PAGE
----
While discussing a subject that involved operational budgets, he shared data from the community's sales tax revenue during the Great Recession. Highlighting it, he remarked that given this was the worst recession we were likely to ever experience his office had used that baseline to establish the floor for what they could reasonably support in terms of annual budgets, capital improvements, general obligation bonds repayments, etc.

It came back to me as I was talking with a different City staff member on the other side of the County early this April and they went into the unprecedented drop in sales tax caused by the shutdown. Its a scenario I doubt any government, local, state or federal, had included in the playbook.

The world after Covid-19 is...well, not here yet so there's that. But I expect the first period of time will.be focused almost exclusively on how to keep the economy from going off a cliff when public perception is likely overly simplistic. The federal government is (rightly I think) piling on debt but unfortunately we had been eating through our seed stock before this trying to make sure Trump could look good come November. We cut taxes as we ramped up spending, we did everything backasswards from what we should have been doing and we haven't even begun to see that fallout really start to manifest.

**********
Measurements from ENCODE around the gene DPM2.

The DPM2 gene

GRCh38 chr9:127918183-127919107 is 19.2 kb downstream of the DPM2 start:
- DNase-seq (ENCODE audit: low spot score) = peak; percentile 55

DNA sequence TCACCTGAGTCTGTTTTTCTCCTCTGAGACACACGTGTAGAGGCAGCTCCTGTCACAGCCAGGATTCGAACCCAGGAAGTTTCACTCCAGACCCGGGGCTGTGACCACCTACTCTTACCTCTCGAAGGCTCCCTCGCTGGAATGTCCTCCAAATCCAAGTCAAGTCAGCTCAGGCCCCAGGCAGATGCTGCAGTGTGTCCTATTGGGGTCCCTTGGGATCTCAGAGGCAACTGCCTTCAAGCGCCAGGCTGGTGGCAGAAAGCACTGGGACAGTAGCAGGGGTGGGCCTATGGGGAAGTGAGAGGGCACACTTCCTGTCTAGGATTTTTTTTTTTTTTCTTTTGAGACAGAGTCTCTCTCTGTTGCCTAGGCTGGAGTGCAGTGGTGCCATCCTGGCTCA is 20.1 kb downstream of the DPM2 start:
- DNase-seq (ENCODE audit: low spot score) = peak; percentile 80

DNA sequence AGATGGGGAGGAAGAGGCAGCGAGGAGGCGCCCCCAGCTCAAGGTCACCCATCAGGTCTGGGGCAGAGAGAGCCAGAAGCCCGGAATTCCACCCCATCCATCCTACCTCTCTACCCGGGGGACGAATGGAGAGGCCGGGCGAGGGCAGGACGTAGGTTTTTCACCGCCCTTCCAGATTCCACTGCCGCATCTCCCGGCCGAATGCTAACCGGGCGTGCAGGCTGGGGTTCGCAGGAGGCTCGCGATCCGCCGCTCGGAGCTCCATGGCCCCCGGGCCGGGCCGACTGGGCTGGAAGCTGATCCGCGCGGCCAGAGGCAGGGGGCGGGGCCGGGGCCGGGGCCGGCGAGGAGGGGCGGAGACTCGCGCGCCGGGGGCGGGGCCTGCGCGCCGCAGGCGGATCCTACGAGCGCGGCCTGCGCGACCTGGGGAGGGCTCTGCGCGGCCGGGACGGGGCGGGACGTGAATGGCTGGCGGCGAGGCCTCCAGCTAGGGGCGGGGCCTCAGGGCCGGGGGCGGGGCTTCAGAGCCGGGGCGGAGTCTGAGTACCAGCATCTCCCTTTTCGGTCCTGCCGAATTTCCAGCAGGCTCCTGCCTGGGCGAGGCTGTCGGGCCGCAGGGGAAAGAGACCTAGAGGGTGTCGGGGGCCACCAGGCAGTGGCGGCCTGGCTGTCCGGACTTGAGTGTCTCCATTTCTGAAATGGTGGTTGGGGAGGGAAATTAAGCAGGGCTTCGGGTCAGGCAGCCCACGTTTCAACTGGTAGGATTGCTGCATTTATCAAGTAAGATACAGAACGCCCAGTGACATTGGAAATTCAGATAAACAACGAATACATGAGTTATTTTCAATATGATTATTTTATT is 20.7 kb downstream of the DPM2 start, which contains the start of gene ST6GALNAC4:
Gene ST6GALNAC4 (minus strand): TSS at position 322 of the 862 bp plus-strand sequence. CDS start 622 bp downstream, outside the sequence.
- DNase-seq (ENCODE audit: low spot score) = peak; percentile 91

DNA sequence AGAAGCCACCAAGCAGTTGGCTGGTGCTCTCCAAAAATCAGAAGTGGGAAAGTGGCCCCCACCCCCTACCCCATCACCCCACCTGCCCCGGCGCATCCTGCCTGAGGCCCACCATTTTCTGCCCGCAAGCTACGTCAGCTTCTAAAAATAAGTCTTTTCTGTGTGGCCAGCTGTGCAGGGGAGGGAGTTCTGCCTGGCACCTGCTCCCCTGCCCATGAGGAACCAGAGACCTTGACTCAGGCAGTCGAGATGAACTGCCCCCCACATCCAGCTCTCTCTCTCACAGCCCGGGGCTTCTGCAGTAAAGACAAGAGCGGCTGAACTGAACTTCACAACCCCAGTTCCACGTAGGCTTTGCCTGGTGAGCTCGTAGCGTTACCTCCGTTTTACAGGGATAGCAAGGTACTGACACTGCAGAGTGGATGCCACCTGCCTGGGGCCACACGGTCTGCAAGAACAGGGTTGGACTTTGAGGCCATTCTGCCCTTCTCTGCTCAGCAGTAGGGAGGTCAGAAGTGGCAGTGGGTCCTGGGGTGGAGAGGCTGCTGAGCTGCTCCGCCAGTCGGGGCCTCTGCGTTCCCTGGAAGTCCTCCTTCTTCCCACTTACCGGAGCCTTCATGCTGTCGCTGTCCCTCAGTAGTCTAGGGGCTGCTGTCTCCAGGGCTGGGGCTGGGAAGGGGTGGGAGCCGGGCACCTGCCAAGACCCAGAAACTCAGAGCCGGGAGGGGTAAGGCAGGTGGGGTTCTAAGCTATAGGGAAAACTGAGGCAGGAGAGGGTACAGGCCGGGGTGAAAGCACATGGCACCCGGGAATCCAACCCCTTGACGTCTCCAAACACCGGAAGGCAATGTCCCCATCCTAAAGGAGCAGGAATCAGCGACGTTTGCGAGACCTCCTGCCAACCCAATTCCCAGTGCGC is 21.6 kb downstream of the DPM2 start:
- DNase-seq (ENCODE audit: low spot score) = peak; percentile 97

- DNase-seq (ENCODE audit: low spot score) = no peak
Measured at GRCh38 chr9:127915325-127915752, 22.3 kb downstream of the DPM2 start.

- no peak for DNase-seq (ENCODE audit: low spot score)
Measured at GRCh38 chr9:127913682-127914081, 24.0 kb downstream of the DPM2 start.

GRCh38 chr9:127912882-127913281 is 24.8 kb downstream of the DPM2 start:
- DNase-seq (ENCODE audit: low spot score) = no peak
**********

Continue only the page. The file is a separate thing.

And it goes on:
I don't know. Consumer confidence and household debt financing supported by willing banks to hold onto risk for the good of the economy could result in a quicker recovery. But we could very easily end up spending a few years fighting to keep the wheels glued on as businesses that collapsed behind closed doors during the shutdown aren't there to simply reopen their doors. Or they collapse under the strain of trying to reopen, pay staff, and meet overhead all while sales are a trickle of what is needed. Their former employees aren't able to find new jobs. Local and State governments can't fund basic services on unprecedented cuts in tax revenue with equally unprecedented unemployment claim levels. And the federal government sees a debt to GDP ratio of 150 or more create more heat than energy hindering it's ability to help out.